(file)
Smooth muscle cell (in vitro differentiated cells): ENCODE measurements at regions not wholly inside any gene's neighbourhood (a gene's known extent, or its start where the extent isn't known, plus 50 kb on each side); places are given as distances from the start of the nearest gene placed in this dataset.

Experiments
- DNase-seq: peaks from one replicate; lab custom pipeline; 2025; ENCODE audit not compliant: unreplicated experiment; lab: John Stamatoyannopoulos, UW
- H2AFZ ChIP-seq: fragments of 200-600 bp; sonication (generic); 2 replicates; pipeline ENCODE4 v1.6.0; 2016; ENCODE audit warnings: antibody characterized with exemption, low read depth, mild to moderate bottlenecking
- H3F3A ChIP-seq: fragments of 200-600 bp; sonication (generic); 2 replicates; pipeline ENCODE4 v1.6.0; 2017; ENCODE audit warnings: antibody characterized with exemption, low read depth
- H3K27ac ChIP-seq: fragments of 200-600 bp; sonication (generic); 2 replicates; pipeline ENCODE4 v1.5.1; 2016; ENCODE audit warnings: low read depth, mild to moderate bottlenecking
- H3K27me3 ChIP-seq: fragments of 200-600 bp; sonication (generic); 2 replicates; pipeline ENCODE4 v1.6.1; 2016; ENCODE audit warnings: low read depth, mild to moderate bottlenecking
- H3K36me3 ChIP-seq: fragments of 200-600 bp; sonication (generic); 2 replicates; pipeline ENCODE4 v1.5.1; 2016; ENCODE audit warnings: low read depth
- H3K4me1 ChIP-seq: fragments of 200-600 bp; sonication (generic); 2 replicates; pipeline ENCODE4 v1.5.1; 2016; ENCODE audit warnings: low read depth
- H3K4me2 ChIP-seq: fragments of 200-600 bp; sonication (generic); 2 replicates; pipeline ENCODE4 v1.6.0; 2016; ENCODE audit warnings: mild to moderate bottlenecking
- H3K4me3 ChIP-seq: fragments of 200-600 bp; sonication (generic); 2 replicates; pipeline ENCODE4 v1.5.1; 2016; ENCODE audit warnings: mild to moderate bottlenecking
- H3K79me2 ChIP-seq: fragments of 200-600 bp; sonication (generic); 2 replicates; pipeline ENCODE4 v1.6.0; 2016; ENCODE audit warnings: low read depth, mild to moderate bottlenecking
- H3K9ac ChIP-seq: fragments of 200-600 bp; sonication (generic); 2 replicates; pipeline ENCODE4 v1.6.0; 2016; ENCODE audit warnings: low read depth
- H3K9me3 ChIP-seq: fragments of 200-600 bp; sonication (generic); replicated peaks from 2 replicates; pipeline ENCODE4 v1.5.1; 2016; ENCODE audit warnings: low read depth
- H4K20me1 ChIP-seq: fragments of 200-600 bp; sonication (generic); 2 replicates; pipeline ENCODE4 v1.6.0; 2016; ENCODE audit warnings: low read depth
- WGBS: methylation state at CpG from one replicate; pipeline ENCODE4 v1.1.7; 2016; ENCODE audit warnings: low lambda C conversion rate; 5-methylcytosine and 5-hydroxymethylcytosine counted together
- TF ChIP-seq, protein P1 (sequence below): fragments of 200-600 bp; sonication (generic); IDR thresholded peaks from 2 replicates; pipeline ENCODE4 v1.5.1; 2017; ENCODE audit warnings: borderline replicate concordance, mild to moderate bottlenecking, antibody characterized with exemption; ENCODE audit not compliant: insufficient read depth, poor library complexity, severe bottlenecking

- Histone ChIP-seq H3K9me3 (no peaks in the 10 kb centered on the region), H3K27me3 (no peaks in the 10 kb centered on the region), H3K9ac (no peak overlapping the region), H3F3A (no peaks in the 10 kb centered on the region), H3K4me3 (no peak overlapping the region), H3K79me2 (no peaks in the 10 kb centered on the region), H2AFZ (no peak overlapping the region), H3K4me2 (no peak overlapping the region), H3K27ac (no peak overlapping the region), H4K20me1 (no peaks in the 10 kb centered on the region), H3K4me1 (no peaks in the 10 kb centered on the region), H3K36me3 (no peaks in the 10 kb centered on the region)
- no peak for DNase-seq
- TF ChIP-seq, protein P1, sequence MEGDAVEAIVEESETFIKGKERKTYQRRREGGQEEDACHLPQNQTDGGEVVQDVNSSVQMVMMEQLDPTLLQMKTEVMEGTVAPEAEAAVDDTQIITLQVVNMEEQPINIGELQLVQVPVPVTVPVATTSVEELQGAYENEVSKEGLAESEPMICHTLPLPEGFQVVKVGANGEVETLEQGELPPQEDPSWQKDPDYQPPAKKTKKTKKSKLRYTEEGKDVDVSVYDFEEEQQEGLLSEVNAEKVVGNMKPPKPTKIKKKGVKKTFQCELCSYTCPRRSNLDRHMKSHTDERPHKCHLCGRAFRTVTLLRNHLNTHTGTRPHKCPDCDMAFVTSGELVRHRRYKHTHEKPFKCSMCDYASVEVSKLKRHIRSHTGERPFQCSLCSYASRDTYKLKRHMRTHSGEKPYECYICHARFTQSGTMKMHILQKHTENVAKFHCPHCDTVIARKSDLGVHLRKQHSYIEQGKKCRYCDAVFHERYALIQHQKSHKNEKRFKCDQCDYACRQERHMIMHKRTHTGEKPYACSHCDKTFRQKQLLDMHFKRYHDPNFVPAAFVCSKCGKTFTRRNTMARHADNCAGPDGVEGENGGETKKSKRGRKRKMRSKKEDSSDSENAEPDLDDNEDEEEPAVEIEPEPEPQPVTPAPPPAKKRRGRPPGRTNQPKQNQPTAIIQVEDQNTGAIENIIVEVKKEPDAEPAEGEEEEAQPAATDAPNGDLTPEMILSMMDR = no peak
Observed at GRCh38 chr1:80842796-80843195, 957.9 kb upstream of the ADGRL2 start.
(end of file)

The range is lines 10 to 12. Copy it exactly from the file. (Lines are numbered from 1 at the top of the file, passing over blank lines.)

- H3K4me2 ChIP-seq: fragments of 200-600 bp; sonication (generic); 2 replicates; pipeline ENCODE4 v1.6.0; 2016; ENCODE audit warnings: mild to moderate bottlenecking
- H3K4me3 ChIP-seq: fragments of 200-600 bp; sonication (generic); 2 replicates; pipeline ENCODE4 v1.5.1; 2016; ENCODE audit warnings: mild to moderate bottlenecking
- H3K79me2 ChIP-seq: fragments of 200-600 bp; sonication (generic); 2 replicates; pipeline ENCODE4 v1.6.0; 2016; ENCODE audit warnings: low read depth, mild to moderate bottlenecking